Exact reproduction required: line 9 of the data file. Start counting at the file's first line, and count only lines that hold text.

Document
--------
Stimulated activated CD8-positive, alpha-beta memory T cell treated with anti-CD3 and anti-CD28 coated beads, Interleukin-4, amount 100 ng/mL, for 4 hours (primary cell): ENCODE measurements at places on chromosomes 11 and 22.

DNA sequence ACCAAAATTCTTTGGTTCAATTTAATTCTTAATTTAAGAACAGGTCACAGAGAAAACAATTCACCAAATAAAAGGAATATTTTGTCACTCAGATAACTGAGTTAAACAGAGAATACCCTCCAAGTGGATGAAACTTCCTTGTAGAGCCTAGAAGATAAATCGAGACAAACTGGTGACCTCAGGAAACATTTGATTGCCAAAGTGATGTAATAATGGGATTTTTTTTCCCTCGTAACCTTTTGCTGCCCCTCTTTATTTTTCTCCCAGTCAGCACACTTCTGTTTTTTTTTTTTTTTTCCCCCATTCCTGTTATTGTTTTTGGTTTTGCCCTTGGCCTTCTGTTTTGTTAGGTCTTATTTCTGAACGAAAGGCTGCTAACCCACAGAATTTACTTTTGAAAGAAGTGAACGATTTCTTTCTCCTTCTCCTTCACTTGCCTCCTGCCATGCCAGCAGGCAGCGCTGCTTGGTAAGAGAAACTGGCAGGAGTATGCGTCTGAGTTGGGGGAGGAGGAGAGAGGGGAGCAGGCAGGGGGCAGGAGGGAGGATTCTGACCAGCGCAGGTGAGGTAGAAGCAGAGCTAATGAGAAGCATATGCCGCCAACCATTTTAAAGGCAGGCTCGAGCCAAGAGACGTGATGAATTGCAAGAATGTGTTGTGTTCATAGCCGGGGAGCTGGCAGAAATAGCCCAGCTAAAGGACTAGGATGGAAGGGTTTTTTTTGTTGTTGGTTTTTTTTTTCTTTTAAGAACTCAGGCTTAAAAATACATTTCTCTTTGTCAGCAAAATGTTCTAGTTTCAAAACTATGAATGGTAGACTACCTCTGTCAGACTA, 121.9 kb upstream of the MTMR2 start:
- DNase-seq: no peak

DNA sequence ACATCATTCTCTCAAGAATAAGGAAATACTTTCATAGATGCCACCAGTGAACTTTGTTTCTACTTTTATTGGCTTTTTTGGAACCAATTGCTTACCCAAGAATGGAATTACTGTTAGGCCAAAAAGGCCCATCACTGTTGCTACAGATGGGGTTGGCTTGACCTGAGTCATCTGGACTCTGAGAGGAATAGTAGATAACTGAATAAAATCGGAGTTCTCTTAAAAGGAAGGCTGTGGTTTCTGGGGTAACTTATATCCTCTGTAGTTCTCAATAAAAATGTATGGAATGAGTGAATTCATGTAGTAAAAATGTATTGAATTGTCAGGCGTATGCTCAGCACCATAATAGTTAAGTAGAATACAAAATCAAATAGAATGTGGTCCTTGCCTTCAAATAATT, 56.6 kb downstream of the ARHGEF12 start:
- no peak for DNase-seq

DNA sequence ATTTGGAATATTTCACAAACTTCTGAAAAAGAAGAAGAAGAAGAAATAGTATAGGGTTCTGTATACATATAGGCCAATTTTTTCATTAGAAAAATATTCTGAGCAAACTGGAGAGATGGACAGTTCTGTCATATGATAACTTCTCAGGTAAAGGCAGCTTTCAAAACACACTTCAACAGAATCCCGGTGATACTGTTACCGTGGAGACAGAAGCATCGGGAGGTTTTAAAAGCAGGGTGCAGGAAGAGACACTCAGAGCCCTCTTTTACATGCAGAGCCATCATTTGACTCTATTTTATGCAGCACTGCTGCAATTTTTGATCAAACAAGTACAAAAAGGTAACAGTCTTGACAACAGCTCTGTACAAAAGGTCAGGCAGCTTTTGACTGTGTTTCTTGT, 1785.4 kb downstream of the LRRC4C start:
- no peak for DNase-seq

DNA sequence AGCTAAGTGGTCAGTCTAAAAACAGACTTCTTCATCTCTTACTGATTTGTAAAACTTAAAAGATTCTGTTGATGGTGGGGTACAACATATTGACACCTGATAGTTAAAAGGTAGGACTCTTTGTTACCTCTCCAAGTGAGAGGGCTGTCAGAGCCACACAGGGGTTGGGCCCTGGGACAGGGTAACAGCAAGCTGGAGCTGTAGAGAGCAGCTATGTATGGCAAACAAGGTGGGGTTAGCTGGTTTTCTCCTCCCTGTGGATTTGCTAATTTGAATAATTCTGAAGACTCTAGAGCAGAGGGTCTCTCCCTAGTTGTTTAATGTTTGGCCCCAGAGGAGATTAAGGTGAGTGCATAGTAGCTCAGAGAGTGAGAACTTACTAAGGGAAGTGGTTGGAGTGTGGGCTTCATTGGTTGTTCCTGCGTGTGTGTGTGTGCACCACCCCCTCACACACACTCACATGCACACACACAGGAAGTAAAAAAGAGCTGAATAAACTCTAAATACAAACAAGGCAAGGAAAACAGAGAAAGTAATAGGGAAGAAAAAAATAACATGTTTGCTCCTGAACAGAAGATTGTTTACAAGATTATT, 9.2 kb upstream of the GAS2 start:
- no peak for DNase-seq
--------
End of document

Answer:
- no peak for DNase-seq